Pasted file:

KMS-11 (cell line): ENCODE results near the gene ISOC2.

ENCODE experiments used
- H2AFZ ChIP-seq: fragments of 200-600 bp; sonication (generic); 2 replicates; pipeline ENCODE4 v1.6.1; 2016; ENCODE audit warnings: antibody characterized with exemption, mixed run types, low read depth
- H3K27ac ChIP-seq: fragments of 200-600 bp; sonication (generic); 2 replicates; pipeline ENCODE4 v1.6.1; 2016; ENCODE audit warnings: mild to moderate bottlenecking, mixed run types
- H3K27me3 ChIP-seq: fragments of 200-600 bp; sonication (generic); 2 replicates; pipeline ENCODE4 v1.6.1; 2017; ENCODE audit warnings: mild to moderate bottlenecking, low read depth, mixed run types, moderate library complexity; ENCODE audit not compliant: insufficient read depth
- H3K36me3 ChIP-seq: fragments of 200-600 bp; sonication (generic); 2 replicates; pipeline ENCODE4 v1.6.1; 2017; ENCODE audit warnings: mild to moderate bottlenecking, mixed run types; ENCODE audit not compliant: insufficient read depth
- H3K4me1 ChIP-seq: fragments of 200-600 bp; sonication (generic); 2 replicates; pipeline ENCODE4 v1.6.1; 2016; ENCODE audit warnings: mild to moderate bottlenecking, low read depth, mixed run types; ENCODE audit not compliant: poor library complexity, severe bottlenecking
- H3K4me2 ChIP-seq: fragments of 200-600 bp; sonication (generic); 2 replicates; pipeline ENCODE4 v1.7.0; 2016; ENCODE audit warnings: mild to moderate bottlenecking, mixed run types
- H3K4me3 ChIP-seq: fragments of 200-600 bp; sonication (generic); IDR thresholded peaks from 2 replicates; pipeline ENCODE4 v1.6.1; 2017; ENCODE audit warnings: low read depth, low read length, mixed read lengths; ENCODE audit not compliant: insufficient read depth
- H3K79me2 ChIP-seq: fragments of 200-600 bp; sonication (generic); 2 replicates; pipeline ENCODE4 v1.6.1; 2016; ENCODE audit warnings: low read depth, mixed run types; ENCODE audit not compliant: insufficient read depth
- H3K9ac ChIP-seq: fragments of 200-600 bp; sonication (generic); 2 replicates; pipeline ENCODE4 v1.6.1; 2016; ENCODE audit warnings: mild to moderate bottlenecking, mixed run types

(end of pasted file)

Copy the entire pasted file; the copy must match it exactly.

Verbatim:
KMS-11 (cell line): ENCODE results near the gene ISOC2.

ENCODE experiments used
- H2AFZ ChIP-seq: fragments of 200-600 bp; sonication (generic); 2 replicates; pipeline ENCODE4 v1.6.1; 2016; ENCODE audit warnings: antibody characterized with exemption, mixed run types, low read depth
- H3K27ac ChIP-seq: fragments of 200-600 bp; sonication (generic); 2 replicates; pipeline ENCODE4 v1.6.1; 2016; ENCODE audit warnings: mild to moderate bottlenecking, mixed run types
- H3K27me3 ChIP-seq: fragments of 200-600 bp; sonication (generic); 2 replicates; pipeline ENCODE4 v1.6.1; 2017; ENCODE audit warnings: mild to moderate bottlenecking, low read depth, mixed run types, moderate library complexity; ENCODE audit not compliant: insufficient read depth
- H3K36me3 ChIP-seq: fragments of 200-600 bp; sonication (generic); 2 replicates; pipeline ENCODE4 v1.6.1; 2017; ENCODE audit warnings: mild to moderate bottlenecking, mixed run types; ENCODE audit not compliant: insufficient read depth
- H3K4me1 ChIP-seq: fragments of 200-600 bp; sonication (generic); 2 replicates; pipeline ENCODE4 v1.6.1; 2016; ENCODE audit warnings: mild to moderate bottlenecking, low read depth, mixed run types; ENCODE audit not compliant: poor library complexity, severe bottlenecking
- H3K4me2 ChIP-seq: fragments of 200-600 bp; sonication (generic); 2 replicates; pipeline ENCODE4 v1.7.0; 2016; ENCODE audit warnings: mild to moderate bottlenecking, mixed run types
- H3K4me3 ChIP-seq: fragments of 200-600 bp; sonication (generic); IDR thresholded peaks from 2 replicates; pipeline ENCODE4 v1.6.1; 2017; ENCODE audit warnings: low read depth, low read length, mixed read lengths; ENCODE audit not compliant: insufficient read depth
- H3K79me2 ChIP-seq: fragments of 200-600 bp; sonication (generic); 2 replicates; pipeline ENCODE4 v1.6.1; 2016; ENCODE audit warnings: low read depth, mixed run types; ENCODE audit not compliant: insufficient read depth
- H3K9ac ChIP-seq: fragments of 200-600 bp; sonication (generic); 2 replicates; pipeline ENCODE4 v1.6.1; 2016; ENCODE audit warnings: mild to moderate bottlenecking, mixed run types